Sunday, June 21, 2015

John L. Parker's Once A Runner: A Book Review

First off this is not my typical book review. Once a Runner is not a perfect book, but this book is a must read for any runner or endurance athlete. There is a plot flaw here or there (think the lengthy diversion with Nubbins and honor court), but the meat of the text is the journey of one runner and how he learns to reach his goals through inherent and complete sacrifice.

To some running is a chore, something they do to drop a pound here and there or to get away from the stress of the world, but to many, and especially to those select few lucky enough to live running, the act becomes the stress, the devotion, the aim, the goal. Runners, as John L. Parker notes, are either obsessive compulsive or on their way there, and Once a Runner, hits a nerve the nearly every runner can understand as he follows the life of the fictional college senior, Quenton Cassidy. Cassidy is a runner, an idea that non-runners do not understand, hell, an idea that many recreational runners will never understand. He embodies athletes that I have coached, do currently coach, and that will slide down the pipe to my feet at some point. Parker lived this life, made the sacrifices, and devoted himself to doing something he loved (and hated), for that is what runners do, and thus this protagonist is real. Cassidy bleeds hatred for running but loves every painful step. He curses at cars for invading his space, at gawkers and their comments, and possess a drive and will to be great that not even those he loves can grasp and understand.

Whether it is harkening back to high school cross country and track teams, collegiate competitions, or the throngs of people who meet on weekends to tackle marathon training together, Parker encapsulates the competitive runner’s psyche. Cassidy, a man who has caused the coach in me many a frustration—but coach, they ran 400m repeats barefoot in Once a Runner so I’m going to do it now—has the will. While running requires genetic gifts: the ability to withstand pain, a high VO2 max threshold, and a high motor, it also takes a will. Cassidy reeks of this will during every minute of his cabin isolation. I hear seventy mile a week high school runners begging to run with a person, to rejoin civilization, only to blaze away from me a mile into their ten mile jaunts. They want to be told what to do, how to act, how to respond. Yet, these people are all about avoiding the blank spaces, for blank spaces are lost opportunities, chances of failure, cracks in the armor that could pop up with a 100 meters to go in a goal race. You are never sick, you are only running an undersdistance day.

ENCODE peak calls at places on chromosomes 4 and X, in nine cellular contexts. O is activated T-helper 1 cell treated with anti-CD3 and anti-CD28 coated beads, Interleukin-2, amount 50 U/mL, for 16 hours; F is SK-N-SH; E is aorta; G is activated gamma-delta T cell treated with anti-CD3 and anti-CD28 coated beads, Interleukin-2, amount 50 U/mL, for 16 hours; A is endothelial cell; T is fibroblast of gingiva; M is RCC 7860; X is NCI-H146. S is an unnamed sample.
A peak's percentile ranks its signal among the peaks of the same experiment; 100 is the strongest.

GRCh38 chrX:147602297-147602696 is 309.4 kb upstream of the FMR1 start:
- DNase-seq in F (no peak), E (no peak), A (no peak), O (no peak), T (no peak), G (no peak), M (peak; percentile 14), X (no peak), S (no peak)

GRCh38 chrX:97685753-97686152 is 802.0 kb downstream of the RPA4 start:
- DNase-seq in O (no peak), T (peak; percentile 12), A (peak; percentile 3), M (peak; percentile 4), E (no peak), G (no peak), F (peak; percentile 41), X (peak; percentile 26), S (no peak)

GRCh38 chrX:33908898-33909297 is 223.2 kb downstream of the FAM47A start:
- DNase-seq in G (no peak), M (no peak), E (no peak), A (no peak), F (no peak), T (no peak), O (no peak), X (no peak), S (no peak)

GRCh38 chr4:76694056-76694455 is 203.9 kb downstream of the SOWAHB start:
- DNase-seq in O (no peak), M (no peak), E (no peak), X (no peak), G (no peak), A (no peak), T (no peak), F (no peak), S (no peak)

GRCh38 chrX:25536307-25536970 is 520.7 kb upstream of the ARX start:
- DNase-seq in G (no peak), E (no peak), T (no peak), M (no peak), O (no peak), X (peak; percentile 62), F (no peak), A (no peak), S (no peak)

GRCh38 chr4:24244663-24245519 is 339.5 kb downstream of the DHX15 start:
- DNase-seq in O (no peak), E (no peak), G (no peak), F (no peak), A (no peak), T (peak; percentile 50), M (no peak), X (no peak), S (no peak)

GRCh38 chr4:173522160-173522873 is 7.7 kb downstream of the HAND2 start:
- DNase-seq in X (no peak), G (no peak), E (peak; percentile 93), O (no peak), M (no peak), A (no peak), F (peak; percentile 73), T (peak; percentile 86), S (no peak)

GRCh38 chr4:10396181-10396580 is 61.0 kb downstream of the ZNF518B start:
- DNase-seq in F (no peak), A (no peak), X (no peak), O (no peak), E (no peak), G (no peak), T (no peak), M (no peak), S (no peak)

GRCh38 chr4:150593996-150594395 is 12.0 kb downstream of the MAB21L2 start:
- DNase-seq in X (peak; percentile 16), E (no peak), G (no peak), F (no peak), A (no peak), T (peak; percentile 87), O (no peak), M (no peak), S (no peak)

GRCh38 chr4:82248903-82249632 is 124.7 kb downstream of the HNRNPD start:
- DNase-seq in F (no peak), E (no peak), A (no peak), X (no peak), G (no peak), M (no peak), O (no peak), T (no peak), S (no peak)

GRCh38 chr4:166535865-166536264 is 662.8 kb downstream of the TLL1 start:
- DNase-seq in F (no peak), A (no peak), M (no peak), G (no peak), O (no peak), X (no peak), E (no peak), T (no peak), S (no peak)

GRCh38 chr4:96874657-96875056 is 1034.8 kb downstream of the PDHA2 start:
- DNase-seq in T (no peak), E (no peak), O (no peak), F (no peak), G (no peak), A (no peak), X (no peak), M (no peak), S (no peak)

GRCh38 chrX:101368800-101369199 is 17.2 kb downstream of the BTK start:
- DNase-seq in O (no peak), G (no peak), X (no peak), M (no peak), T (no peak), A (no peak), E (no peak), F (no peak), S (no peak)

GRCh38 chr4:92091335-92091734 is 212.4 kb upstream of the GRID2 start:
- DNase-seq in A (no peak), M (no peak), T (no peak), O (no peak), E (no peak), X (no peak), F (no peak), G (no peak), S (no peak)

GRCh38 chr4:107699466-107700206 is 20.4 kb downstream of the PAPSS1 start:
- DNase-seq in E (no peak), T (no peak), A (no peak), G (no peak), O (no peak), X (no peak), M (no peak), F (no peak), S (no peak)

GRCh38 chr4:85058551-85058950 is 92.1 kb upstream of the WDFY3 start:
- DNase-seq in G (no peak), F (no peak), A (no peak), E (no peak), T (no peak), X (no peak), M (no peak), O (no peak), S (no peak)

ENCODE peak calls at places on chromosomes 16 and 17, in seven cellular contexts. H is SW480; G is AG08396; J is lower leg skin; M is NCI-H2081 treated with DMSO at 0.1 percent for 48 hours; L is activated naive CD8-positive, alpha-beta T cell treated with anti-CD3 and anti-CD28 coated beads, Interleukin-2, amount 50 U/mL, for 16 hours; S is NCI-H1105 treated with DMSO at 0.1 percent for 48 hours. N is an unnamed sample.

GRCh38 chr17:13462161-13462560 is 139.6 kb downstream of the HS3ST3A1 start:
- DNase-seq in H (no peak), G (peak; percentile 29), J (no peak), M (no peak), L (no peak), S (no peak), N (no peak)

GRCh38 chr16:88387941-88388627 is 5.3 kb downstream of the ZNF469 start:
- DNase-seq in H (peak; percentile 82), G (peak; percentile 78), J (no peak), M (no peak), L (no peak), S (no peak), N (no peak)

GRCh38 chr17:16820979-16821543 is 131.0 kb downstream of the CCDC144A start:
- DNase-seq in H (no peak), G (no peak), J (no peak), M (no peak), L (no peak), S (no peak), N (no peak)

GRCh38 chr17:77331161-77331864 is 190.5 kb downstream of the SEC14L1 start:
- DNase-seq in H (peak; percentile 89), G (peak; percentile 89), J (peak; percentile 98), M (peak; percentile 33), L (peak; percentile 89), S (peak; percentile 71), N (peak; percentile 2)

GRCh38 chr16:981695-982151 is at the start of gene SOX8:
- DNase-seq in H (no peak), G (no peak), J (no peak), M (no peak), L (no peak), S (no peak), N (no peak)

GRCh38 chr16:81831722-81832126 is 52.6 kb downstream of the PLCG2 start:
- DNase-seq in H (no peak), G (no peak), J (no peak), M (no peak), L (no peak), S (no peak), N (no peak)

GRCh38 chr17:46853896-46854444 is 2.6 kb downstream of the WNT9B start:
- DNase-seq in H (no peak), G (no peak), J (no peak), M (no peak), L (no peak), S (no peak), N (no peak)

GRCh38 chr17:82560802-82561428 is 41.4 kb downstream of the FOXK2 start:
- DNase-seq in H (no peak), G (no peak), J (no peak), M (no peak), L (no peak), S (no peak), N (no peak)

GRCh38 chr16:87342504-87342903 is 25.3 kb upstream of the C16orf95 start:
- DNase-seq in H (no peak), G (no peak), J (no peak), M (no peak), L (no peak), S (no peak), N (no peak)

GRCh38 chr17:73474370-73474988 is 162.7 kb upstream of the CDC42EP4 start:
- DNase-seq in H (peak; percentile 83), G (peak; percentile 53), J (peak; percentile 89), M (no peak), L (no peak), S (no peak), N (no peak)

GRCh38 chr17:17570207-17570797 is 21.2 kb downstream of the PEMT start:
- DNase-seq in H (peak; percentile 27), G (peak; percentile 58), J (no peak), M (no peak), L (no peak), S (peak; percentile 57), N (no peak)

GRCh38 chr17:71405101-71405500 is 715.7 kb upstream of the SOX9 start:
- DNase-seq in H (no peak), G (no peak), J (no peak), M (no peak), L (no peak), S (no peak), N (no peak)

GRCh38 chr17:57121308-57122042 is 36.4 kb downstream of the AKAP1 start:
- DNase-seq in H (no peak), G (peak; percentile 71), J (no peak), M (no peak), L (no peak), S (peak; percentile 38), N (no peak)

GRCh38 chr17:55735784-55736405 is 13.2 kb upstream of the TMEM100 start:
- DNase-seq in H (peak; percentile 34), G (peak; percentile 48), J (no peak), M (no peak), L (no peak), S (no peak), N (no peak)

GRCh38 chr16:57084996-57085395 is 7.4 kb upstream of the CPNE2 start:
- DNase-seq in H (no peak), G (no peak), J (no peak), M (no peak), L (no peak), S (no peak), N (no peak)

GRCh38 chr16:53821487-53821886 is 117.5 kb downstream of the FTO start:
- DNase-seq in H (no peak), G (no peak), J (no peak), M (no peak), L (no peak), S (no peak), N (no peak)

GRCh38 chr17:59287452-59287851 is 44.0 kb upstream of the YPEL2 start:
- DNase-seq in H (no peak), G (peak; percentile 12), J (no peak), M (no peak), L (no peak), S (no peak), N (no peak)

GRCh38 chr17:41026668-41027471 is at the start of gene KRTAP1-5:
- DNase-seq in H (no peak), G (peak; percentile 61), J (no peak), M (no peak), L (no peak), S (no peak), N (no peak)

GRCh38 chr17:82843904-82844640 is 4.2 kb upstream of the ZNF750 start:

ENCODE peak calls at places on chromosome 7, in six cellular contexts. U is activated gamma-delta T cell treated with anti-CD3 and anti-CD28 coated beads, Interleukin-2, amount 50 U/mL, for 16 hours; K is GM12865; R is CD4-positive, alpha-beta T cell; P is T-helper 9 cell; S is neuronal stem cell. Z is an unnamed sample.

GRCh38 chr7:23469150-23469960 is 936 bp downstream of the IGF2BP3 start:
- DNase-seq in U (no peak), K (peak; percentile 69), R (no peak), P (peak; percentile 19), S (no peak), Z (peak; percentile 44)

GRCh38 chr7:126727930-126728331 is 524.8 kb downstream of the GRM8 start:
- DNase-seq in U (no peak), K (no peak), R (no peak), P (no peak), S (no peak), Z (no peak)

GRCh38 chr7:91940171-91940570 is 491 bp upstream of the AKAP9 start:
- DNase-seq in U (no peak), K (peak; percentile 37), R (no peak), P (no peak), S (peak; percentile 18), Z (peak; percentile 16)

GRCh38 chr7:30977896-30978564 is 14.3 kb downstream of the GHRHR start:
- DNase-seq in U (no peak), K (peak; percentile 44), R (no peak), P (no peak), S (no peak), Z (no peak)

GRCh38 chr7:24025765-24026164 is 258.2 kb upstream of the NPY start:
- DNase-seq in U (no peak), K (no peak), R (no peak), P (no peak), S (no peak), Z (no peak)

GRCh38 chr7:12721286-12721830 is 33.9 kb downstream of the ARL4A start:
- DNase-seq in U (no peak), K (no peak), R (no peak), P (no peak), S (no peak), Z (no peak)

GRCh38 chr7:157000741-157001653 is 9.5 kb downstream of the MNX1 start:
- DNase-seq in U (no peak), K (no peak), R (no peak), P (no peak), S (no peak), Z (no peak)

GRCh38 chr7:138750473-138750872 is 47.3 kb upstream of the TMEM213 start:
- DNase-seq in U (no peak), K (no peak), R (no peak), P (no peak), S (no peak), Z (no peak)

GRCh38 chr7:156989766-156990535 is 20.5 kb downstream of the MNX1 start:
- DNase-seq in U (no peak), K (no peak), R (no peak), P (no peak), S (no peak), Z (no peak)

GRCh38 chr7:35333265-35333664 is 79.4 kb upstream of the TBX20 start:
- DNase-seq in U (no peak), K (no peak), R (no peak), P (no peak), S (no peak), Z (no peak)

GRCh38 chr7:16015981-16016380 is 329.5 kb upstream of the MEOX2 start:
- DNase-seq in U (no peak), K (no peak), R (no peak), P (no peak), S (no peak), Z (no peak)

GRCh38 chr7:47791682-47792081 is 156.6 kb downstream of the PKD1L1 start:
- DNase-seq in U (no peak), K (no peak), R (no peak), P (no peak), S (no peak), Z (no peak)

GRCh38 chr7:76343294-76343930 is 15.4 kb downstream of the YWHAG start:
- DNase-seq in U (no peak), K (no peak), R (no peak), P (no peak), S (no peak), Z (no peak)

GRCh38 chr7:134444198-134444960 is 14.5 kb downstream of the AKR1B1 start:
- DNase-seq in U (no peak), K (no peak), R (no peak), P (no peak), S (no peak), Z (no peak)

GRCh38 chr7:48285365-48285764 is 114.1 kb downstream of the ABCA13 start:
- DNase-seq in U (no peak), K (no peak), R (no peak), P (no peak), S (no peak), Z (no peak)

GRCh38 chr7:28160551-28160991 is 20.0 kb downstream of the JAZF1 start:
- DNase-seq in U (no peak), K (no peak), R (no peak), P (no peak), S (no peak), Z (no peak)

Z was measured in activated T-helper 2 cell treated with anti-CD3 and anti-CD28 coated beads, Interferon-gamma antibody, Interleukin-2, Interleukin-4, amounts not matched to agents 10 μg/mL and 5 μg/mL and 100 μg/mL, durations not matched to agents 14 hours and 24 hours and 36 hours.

When Cassidy warms up, when he cools down, when he sees friends, he basks in routine. He calls certain people captain out of custom, he trains at the same time, with the same people. It is all about routine. Same things, same times, same ideas. He basks in the smells, the nuances of exhaustion and pain. In Cassidy we see the truth: the life of a runner can be consuming, but the pursuit of the goal, in any sport, in any facet of life in general, is about said consumption. Not everyone has the grit to run 80 400’s, most of our legs would fall off, but the idea of 80 400’s, the idea that another set will not only make you more fit, but also make you understand who and what you are is why Parker attempts to convey. How many people cut their efforts short just because they are about to break mentally? The answer is an astounding too many. This book is about not quitting, not going my mind is not in it and I am overtraining and I’m cutting it short, this book is about seeing that said training is the only way to reach the goal. You cannot do the impossible unless you do your best to attempt everything that is possible.

Favorite Lines:

  • “He ran not for crypto-religious reasons, but to win races, to cover the ground fast. Not only to be better than his fellows, but better than himself” (121-122).
  • “It [running] was all joy and woe, hard as a diamond; it made him weary beyond comprehension. But it also made him free” (123).
  • “But here was the decision for all time, the decision that would lead him up the path to the higher callings or off on a side road to end up in the bushes” (262).
  • “Sometimes you will work your fanny off and see very little gain; other times you will amaze yourself and not really know why” (167).
  • “Such matters, as Denton had often said, were settled much earlier: weeks, months, years before, they were settled on the training fields, on the ten mile courses, on the morning workout missed here or made up there” (248).

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